MALIcool is available from Amazon and you can sample tracks here:

You can also view a documentary of the album’s creation below. Yes, Uppity Music is all multimedia’d up.

Defying the blanding that frequently occurs with cross-cultural music-making, MALIcool in a brand new sound that sounds instantly familiar and familial.

See you next Wednesday.

NEXT WEEK: A lil’ holiday music.

Busdriver: Cosmic Cleavage (2004)


Like Tigger on Red Bull.

Purchase this album: Amazon 

THE SCENE: In 2002 the supremely abstracted emcee Busdriver released his critically acclaimed second disc Temporary Forever, a sonic snapshot of his madcap visions and theatrical flow. Trading the standard boom-bap for jazz licks he returned in 2004 with the dada-esque European-only Cosmic Cleavage.

You know that kid in first grade who wasn’t supposed to have sugar because it made him hyper?If that kid was a rapper, this is the album he would have made. Busdriver approaches the mic as if every rhyme could be his last, so he raps at breakneck speeds, croons at different pitches and frequently gasps for oxygen, usually all within the same phrase. And with his gift to free associate without an internal censor, his raps ricochet from one subject to the next like a room filled with hundreds of tiny active Spongebob superballs, a thunderous multicolored non-stop shower of energy.

The brilliance of Cosmic Cleavage is the appending of his cartoonish raps to the type of jazz that was actually used in cartoons, circa 1940. The screeching and sleazy horns of the title song evokes wolves in zoot suits brandishing oversized tommy guns down at the speakeasy. Busdriver’s rubbery cadence on “Kev’s Blistering Computer Tan” mimics Popeye’s broken down jalopy, valiantly failing to move its mismatched tires before crashing into a rusty, dust-pooting heap.

Cosmic Cleavage is a concept album on mating and dating. “Nagging Nimbus ” touches on divorce, his trumpet-like voice nearly blending in with the horn section. He’s surrounded by 300 rpm rubber ducks in the girl-focused “Beauty Supply And Demand”, and he works up some unique macking in the demented tango that is “Unnecessary Thinking”.

Constantly changing voices he becomes the ringmaster and tightrope walker of his own animated circus cabaret during “She-Hulk Dehorning The Illusionist”. Can he finish his rap before he runs out of air? Only on the Soul Coughing sound-alike “Pool Drowning” does he relax his one man Muppet Show vocal acrobatics, but it’s merely the eye of his clownish hurricane.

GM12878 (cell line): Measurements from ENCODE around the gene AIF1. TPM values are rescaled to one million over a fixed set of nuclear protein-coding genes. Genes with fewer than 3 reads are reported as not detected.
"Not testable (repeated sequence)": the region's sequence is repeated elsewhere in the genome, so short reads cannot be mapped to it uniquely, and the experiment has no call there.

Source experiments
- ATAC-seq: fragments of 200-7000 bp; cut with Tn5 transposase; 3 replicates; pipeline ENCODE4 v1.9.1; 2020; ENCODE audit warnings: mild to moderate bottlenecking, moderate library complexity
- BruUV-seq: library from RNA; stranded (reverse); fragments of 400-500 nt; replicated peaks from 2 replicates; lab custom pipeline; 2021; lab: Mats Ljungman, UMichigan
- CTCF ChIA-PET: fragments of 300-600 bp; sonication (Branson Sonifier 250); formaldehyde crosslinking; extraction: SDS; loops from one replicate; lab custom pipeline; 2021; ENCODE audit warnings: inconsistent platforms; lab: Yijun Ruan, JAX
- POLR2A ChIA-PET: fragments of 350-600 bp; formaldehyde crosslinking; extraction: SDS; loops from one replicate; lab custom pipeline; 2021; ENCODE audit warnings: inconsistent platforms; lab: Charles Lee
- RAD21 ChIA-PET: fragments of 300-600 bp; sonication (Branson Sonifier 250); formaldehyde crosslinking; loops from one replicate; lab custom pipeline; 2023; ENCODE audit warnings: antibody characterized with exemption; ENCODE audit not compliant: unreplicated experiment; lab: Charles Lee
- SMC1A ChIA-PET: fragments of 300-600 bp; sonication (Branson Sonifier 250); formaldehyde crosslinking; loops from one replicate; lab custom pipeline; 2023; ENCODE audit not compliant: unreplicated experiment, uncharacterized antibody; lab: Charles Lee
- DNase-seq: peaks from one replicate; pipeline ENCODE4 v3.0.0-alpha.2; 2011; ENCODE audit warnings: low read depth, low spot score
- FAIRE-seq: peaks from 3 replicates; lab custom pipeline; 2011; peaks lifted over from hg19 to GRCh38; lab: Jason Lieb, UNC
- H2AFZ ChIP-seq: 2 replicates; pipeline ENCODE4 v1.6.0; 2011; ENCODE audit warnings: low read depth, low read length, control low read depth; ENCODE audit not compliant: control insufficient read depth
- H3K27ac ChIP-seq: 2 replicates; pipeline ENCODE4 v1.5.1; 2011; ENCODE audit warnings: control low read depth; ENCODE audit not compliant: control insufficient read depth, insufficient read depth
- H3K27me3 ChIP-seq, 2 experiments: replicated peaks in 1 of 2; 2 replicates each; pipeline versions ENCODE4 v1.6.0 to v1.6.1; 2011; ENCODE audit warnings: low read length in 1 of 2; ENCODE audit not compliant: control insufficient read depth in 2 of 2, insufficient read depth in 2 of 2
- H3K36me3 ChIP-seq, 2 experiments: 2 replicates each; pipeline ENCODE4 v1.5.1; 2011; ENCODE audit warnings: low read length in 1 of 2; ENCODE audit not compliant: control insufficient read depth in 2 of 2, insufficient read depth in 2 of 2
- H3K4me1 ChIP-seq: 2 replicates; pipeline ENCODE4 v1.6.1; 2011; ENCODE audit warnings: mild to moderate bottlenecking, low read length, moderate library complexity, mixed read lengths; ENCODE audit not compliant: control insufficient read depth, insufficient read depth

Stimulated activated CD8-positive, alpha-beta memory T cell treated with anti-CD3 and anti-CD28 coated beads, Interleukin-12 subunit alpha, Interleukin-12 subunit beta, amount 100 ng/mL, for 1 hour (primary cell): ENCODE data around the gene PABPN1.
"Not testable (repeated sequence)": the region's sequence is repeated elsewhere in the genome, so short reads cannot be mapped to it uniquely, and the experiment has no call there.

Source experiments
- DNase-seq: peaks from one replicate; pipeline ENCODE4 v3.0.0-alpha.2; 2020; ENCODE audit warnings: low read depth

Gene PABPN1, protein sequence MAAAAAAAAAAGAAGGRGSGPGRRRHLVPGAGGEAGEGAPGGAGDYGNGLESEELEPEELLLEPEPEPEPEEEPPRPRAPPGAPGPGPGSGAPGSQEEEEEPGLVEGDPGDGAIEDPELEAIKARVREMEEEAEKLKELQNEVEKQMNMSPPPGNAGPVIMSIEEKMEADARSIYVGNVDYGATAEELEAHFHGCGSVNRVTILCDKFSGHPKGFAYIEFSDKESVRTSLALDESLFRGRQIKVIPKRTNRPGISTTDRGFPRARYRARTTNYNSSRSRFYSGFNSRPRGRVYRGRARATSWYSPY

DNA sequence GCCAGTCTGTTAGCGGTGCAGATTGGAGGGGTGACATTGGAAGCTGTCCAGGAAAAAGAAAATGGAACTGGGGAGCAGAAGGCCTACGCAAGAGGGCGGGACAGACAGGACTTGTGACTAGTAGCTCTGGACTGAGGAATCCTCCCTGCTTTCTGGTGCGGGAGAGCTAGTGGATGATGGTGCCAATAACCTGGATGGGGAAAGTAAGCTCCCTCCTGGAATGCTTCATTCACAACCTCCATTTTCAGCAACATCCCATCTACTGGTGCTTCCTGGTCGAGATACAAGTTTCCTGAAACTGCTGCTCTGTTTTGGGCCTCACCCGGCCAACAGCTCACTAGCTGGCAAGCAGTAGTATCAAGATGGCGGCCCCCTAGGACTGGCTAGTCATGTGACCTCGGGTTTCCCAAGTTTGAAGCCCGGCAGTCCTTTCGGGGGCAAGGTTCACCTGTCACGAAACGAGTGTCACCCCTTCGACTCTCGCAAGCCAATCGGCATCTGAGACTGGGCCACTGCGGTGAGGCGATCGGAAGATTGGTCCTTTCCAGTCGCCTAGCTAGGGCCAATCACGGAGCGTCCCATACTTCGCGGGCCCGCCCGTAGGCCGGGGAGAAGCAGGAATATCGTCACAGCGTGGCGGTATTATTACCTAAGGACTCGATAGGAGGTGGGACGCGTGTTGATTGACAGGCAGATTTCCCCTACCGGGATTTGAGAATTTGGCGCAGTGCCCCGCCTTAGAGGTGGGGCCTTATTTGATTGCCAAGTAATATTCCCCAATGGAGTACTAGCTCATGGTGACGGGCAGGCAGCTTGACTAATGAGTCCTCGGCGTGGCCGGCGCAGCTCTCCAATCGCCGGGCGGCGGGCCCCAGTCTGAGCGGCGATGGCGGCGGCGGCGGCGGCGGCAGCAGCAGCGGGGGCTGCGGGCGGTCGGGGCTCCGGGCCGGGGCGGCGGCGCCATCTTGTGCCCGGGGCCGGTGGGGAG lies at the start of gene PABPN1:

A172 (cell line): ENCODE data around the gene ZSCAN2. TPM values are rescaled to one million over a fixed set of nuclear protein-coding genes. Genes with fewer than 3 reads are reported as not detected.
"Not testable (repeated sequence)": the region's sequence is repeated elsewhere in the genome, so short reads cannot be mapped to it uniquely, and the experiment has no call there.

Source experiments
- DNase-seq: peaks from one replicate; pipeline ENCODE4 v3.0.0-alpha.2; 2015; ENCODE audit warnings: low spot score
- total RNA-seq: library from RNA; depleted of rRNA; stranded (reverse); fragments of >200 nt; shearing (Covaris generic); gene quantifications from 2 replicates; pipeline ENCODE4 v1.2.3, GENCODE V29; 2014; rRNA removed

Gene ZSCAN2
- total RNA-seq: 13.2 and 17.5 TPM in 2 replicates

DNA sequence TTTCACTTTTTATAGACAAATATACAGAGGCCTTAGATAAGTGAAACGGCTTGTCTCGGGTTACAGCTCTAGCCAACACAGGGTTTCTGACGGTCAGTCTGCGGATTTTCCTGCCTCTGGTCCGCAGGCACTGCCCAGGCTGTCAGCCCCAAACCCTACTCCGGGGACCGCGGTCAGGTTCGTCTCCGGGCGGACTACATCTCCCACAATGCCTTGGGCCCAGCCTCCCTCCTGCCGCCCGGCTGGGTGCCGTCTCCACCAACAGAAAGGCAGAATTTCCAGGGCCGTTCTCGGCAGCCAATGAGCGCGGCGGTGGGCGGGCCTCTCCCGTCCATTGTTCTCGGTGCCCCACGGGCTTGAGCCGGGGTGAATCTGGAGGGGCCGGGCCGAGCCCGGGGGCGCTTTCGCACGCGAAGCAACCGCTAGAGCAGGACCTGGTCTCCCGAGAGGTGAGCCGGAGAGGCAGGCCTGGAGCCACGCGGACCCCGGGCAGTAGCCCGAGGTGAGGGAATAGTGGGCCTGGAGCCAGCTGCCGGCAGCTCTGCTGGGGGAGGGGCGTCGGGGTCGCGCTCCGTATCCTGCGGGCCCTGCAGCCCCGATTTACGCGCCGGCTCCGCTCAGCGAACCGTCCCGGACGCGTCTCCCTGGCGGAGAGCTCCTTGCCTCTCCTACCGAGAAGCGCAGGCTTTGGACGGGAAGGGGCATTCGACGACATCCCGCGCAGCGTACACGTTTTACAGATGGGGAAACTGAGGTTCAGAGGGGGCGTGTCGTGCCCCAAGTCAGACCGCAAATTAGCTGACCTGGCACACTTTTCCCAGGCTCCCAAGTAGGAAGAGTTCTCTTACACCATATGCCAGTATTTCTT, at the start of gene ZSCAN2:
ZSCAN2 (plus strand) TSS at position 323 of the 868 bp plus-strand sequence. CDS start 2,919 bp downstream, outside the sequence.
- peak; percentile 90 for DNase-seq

THE FALLOUT: Much like Ren & Stimpy cartoons, Busdriver is an specialized taste, and the tastemakers who flocked to Temporary Forever dropped the increasingly oddball Cosmic Cleavage like the proverbial 16-ton weight. He bounced back the following year with the easier-to-swallow Fear of a Black Tangent.

Cosmic Cleavage is available from Amazon and you can sample tracks here:

Unhinged and unmedicated, Cosmic Cleavage rolls you inside the many cerebral folds of Busdriver’s cortex, and shows you what he’s made from.

See you next Wednesday.

NEXT WEEK: Meet dUg (sic).

Dorothy Ashby: The Rubaiyat of Dorothy Ashby (1970)


Give the koto player some.

Purchase this album: Amazon

THE SCENE: During the 1960s bandleader and composer Dorothy Ashby surpassed the novelty of being the only female jazz harpist by showcasing her fluid dexterity and harmonic syncopation across nine jazz albums. But for her tenth album she jettisoned her harp for an even more surprising instrument, the koto. The thousand-year-old national instrument of Japan, the koto is six feet long, has 23 strings, and had never been so prominently exhibited in western music until her culture-hopping opus The Rubaiyat Of Dorothy Ashby.

Inspired by the 11th century Persian poetry collection The Rubaiyat Of Omar Khayyám, Ashby lights a thick incense vapor of Arabic plucks, romantic strings, and funk percussion, seamlessly fusing cross-cultural melodies of the 1970s with the 970s, bathed in psychedelic and spiritual overtones.

“Myself When Young” unfolds like a spy movie theme song, as its dramatic snake charmer opening slithers its way into a Shaft-like escapade of funky flutes and villainous violins. The lush Jamaican dance of “Wax and Wane”, swollen with with strings Ornette Coleman would love, plays out warm and crisp like an October dusk.

Her koto appears in many guises. It cameos in the sprightly Technicolor “Shadow Shapes”, one of the many romantic solos in this boldly romantic show tune. In “For Some we Loved” its gentle tones are lullaby calm against the spoken words, the stray tings and bongs sounding miraculously like an 808 beat performed by real people . After the ominous Druid-like intro of “The Moving Finger” it flutters over a tangy funk riff stuffed with firework bursts of watery kalimba: